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Summary Article: Browning, Elizabeth (Moulton) Barrett (1806–1861)
from The Hutchinson Unabridged Encyclopedia with Atlas and Weather Guide

English poet. In 1844 she published Poems (including ‘The Cry of the Children’), which led to her friendship with and secret marriage to Robert Browning in 1846. She wrote Sonnets from the Portuguese (1850), a collection of love lyrics, during their courtship. She wrote strong verse about social injustice and oppression in Victorian England, and she was a learned, fiery, and metrically experimental poet.

Elizabeth Barrett was born near Durham. Her early years were spent in Herefordshire, but later, after a financial setback, the family lived in London. She suffered illness as a child, led a sheltered and restricted life, and was from the age of 13 regarded by her father as an invalid. In this cramped atmosphere her chief interests were literary. A brief stay in Torquay, Devon, with her brother Edward ended with his death by drowning in 1840. With the appearance of Poems (1844), her reputation was established. She was freed from her father's oppressive influence by her marriage to Robert Browning and moved to Italy in 1846. The couple settled in Florence, where their son Robert was born in 1849. Her health improved and she produced her mature works, including a new and greatly enlarged edition of her Poems (1850), containing the Sonnets from the Portuguese. They are probably her best work, and their beauty of sentiment and musical phrasing is undeniable. She died in Florence, and a volume of Last Poems was issued in 1862.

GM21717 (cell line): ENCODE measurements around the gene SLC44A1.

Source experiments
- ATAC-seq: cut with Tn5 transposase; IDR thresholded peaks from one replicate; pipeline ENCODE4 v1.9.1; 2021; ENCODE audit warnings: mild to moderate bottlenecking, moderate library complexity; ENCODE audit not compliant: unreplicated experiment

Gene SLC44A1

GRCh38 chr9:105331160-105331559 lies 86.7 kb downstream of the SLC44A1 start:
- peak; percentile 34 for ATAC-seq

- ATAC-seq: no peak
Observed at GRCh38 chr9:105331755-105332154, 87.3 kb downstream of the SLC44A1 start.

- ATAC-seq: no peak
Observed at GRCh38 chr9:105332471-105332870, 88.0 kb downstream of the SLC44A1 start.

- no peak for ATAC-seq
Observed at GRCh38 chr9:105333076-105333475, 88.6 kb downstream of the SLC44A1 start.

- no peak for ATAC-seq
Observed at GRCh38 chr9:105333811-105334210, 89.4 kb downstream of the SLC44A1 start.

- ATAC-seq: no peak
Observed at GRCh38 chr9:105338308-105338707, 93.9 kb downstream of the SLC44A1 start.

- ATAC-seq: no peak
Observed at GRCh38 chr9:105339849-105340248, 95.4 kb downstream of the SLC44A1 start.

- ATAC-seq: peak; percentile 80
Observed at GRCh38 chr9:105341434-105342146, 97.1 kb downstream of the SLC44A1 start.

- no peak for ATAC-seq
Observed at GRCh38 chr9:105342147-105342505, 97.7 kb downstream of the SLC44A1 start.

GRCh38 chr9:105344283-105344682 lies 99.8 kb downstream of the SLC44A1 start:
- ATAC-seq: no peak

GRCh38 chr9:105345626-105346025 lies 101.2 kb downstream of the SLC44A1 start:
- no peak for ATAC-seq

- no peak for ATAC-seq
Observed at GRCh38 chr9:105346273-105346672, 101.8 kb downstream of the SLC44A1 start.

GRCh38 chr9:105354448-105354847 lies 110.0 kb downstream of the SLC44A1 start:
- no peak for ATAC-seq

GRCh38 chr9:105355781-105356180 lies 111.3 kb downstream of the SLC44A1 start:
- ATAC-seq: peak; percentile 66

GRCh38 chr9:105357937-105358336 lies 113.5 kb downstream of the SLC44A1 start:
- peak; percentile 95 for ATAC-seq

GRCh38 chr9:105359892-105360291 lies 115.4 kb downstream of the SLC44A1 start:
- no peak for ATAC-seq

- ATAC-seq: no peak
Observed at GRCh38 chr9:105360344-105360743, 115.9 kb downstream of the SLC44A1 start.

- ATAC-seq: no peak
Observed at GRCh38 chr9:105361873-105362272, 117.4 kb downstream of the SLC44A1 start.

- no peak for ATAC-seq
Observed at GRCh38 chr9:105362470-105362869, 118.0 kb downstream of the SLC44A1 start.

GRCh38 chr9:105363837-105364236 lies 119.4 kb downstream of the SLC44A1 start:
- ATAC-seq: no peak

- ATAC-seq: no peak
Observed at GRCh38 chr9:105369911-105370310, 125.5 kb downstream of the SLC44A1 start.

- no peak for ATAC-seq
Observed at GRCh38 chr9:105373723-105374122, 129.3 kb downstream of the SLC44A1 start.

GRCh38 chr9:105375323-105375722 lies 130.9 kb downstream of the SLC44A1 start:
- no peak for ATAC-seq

Her The Battle of Marathon was privately printed in 1820. Her translation of Aeschylus' drama Prometheus Bound was published in 1833 and The Seraphim in 1838; she also contributed to the Athenaeum and other periodicals.

Casa Guidi Windows (1851) reflects her eager response to the qualities of Italian life, and her sympathy with the aims of Italian patriotism. Aurora Leigh (1857) is a sociological romance or verse novel, an interesting departure from the lyricism of nearly all her previous work, and today is regarded as a feminist work. Her husband's influence is discernible in this and in Poems before Congress (1860).

quotations

Browning, Elizabeth (Moulton) Barrett

documents

Browning, Elizabeth Barrett: ‘How Do I Love Thee?’

weblinks

Elizabeth Barrett Browning: An Overview

Selected Poetry of Elizabeth Barrett Browning (1806–1861)

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Browning, Elizabeth Barrett

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Barrett Browning Sonnets from the Portuguese

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